Dan Price of Reston, founder of Sweet Virginia Honey with Dante, a young man who is being mentored by volunteers with Fairfax Families4Kids.
Photo by Joan Brady
Get Involved: Become a Foster Parent
There is a shortage of foster parents in Fairfax County, and as a result, about 40 percent of the 300 or so children are placed in foster care too far away to stay in the same schools and maintain their existing connections.
Fairfax County holds a monthly orientation session to find out more about being a foster parent; the next meeting is Nov. 18.
To find out more, call 703-324-7639, TTY: 703-222-9452, or attend an orientation meeting. See visit http://www.fairfa...>
Several foster children in Fairfax County are waiting, hoping to be adopted. You can see photos and descriptions at http://www.fairfa...>
Get Involved: Become a Mentor
Fairfax Families4Kids coordinates group and individual mentoring for young people 12 to 21, many currently living in foster care. Opportunities to spend quality time in the community engaged in regularly scheduled, structured group activities and community service projects. Fairfax Families4Kids gives individual adults and groups an important role to play in helping youth and teens find permanent families, and lasting connections with caring, supportive adults. There are many upcoming events. Call coordinator Beverly J. Howard, Ph.D., at 703-324-7518 or e-mail at email@example.com
Sweet Virginia is a Reston nonprofit founded by Dan Price that advocates for honey bees, and provides students a hands-on experiences in world of honey bees and the art and science of beekeeping and honey bee sustainability.
In addition to providing educational opportunities to groups like Fairfax Families4Kids, Sweet Virginia is partnering with George Mason University’s New Century College to address the collapsing honey bee population through education and by establishing apiaries. GMU’s recent course on beekeeping and sustainability was full and had a waiting list of more than 100. Sweet Virginia is raising money through indie-gogo at indiegogo.com/projects/hivestarter to build more apiaries, expand bee sustainability curriculum into public schools and expand George Mason’s university level training to develop more professional beekeepers.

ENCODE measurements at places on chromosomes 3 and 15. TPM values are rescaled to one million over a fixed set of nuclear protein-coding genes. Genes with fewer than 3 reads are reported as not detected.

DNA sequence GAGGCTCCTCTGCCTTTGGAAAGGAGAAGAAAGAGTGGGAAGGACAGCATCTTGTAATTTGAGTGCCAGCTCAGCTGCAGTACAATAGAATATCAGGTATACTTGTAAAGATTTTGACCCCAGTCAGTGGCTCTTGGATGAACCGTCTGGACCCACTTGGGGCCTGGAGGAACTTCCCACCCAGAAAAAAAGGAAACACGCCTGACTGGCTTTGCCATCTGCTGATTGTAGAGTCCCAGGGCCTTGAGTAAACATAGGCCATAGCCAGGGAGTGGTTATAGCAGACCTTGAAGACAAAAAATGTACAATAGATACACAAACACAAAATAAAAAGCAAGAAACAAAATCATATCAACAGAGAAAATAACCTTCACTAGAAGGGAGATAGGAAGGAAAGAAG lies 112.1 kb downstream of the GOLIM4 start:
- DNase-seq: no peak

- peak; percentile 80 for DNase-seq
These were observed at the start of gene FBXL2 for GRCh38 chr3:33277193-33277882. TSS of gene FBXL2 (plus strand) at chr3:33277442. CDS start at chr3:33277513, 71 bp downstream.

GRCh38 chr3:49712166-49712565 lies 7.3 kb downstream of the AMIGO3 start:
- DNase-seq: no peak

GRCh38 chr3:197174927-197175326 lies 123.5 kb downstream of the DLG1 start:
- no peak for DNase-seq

Sweet Virginia Foundation, 1760 Reston Pkwy, Reston, VA 20190. www.sweetvirginia...>
On a beautiful day in late summer, a group of young people of varied backgrounds, including some youth in foster care, gathered with their adult mentors under the ongoing auspices of Fairfax Families4Kids on a field trip into the countryside.
Their destination was a farm that is home to bee hives and sunflower fields owned by Dan Price.
Price first got involved with Fairfax Families4Kids several years ago when he contacted advocate Joan Brady of Great Falls after reading about the potential demise of the program due to budget cuts.
Price offered to donate money to help keep the program that matches older foster children with adult mentors going. He funded a trip for the group to go to New York to see the Lion King a few years ago, and has kept in touch since. He was impressed with the program and the long-term connections it created for young people who, by definition, had been through some very tough times.